Rape of the Truth

In Peter Noel's piece about Al Sharpton's latest grab for respect ["Father of the Movement," April 6], he writes that Norman Siegel, executive director of the New York Civil Liberties Union, had "to clear his conscience" before linking up with the activist, who was found liable for defamation in a civil trial last year. Brother Noel quoted Siegel as saying, "I told him [Sharpton] I think Tawana Brawley was a hoax. I think he made a mistake with Freddie's. I think he made a mistake in Crown Heights."

It is time for Noel to clear his conscience, too, for being too close to Sharpton, for writing too many Voice dispatches from inside Sharpton's head. How close is Noel to Sharpton? So close that in the aforementioned article, about Sharpton's comeback from "pesky political pariah" to "RESPECT," Noel failed to mention the biggest obstacle to the latter— the Brawley trial and verdict.

After barely losing the 1997 Democratic mayoral primary, Sharpton officially crossed over from pariah to respect. That's why President Clinton posed for photos with him and Democratic politicians vied for his favor. In fact, Noel has avoided the Brawley case for years. Though he's occasionally quoted Sharpton's wild claims about the rape in the Voice, the city's best reporter on race has closed his eyes to hard investigation. Not once did he go to Poughkeepsie (where I was a witness for the plaintiff in the court proceedings) to see the odoriferous, pariah-renewing defense that led to a defamation verdict and the need for another comeback.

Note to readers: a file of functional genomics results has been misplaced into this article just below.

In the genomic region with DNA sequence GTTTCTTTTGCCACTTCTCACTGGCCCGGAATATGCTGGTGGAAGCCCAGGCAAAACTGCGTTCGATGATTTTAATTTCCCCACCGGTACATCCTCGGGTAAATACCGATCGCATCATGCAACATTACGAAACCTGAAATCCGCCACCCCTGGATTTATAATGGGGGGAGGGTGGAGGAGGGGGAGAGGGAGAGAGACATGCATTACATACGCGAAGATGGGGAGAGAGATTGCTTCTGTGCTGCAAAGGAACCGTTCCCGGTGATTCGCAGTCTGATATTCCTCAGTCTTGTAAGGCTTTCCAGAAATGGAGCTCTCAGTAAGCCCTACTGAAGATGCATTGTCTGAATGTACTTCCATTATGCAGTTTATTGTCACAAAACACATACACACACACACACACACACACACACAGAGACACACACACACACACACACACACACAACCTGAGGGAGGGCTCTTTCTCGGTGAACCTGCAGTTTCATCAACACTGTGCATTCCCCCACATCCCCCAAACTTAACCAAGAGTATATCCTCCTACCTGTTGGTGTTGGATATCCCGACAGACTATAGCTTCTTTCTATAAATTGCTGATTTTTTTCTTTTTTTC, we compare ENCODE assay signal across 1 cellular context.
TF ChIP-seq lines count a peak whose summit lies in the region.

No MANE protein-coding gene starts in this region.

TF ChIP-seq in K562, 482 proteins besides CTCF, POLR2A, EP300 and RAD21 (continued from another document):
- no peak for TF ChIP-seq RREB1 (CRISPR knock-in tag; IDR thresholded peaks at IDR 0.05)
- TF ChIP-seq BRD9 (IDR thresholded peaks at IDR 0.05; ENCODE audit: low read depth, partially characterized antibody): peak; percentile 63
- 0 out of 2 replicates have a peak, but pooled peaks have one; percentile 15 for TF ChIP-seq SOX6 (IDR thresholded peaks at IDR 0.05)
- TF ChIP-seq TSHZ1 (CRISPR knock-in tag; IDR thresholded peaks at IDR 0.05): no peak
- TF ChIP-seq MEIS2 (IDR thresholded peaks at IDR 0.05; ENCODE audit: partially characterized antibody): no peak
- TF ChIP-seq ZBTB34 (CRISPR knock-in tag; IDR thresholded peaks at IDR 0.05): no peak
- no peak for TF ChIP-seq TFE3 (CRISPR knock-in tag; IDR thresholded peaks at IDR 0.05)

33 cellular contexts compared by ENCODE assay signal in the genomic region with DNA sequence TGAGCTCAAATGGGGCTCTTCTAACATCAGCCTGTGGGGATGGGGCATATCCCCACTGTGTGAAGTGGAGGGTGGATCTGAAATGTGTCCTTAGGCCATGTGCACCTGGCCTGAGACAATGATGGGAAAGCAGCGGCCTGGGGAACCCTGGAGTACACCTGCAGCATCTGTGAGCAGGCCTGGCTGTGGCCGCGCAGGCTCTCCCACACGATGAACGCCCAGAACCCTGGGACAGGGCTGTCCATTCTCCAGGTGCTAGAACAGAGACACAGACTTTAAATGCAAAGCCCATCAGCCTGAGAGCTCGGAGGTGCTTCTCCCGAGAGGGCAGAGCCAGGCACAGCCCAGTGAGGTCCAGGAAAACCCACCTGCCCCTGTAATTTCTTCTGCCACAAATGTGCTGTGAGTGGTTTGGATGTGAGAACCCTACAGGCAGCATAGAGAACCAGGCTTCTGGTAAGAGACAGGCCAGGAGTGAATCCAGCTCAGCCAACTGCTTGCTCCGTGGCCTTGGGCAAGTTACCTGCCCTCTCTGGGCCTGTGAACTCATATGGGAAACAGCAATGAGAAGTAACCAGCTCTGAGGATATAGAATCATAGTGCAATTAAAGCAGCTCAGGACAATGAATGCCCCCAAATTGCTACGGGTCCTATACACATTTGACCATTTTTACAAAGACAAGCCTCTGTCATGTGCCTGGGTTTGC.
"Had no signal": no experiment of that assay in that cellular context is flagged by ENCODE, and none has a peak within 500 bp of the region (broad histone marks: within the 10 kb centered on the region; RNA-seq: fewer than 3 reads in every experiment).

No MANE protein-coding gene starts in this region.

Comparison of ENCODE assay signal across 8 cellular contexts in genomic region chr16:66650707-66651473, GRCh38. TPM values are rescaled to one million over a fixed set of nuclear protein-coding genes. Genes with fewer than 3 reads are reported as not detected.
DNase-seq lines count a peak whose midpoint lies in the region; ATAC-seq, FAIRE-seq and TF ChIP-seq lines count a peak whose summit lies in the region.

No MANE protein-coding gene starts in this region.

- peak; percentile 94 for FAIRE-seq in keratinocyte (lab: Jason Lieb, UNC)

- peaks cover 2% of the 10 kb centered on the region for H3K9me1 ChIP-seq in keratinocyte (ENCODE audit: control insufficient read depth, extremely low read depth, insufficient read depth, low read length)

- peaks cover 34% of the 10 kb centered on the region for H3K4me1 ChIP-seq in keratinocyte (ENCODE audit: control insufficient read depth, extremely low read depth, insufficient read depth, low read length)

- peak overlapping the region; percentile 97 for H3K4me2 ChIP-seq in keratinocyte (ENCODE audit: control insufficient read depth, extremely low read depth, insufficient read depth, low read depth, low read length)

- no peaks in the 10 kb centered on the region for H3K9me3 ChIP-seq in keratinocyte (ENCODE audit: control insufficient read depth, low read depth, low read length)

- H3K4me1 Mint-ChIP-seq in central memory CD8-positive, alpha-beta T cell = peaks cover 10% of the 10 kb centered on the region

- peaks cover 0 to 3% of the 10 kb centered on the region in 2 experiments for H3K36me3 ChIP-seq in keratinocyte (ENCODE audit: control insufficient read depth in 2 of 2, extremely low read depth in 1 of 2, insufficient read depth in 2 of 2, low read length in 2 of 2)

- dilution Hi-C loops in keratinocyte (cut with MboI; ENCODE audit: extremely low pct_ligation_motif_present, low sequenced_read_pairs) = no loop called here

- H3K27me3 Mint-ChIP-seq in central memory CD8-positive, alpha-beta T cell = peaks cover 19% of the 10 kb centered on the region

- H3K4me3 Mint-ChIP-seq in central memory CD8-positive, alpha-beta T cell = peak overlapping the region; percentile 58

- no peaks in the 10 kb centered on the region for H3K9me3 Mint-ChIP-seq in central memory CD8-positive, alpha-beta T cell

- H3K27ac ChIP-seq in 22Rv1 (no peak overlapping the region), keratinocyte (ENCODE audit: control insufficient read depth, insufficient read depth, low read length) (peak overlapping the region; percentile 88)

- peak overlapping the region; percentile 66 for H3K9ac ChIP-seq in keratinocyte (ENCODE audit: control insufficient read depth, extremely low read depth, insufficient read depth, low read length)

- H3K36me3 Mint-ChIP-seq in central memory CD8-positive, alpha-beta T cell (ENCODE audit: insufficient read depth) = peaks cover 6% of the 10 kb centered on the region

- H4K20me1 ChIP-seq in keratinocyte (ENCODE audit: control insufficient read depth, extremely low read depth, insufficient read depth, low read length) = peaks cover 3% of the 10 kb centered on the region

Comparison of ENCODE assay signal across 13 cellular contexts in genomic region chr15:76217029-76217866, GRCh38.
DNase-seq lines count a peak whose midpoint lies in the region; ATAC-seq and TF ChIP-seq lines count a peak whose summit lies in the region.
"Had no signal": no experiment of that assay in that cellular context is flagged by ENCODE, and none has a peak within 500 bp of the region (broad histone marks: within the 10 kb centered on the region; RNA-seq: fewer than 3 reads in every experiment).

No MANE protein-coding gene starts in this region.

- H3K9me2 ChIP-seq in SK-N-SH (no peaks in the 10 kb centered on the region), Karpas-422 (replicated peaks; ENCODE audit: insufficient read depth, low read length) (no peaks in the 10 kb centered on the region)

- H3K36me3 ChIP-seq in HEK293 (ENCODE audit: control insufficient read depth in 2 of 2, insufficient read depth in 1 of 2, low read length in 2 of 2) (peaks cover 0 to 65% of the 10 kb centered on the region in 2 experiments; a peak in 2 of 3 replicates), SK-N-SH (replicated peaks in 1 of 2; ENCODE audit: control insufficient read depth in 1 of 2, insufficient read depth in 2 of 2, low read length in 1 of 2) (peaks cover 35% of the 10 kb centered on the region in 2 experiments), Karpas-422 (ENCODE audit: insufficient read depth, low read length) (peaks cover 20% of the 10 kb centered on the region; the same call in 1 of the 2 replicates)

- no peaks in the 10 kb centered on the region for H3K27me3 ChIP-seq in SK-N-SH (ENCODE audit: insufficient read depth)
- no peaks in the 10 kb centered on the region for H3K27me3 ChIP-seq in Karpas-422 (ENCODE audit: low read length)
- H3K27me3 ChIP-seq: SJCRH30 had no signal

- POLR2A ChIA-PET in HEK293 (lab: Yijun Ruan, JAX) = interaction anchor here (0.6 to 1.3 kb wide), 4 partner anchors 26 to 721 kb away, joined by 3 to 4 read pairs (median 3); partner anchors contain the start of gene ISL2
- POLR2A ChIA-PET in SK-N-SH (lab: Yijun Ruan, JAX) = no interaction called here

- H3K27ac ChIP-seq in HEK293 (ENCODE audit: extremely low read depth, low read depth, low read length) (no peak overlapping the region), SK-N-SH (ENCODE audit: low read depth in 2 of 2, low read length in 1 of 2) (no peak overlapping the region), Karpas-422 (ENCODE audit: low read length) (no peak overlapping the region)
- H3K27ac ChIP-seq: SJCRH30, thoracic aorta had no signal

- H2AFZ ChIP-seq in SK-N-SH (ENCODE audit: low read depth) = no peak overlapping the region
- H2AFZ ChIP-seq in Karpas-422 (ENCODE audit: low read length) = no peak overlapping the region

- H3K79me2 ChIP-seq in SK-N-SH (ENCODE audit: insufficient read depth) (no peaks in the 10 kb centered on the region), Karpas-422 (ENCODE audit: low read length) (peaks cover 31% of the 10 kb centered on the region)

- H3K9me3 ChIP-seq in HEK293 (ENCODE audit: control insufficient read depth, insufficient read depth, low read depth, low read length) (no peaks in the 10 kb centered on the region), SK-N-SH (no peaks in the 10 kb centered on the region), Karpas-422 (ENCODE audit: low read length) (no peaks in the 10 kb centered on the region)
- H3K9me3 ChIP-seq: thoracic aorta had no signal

When Sharpton and his codefendants refused to be interviewed together on ABC's 20/20 this February, correspondent Charles Gibson reached out to Noel as a surrogate. Asked "Why, flat-out, doesn't Sharpton say 'I was wrong,' " Noel endorsed Sharpton's discredited view, reiterating that Tawana was raped. I don't believe Noel believes that. If I'm wrong, perhaps Noel will share with Voice readers what facts support Tawana's rape and Steve Pagones's participation in it— as Sharpton still insists.

Philip Nobile

Peter Noel replies: My conscience is clear.

Yugo, Guys

Congratulations on two fine pieces of journalism in last week's issue on the crisis in the Balkans, by Jason Vest ["Clinton Bombs Again"] and James Ridgeway [Mondo Washington].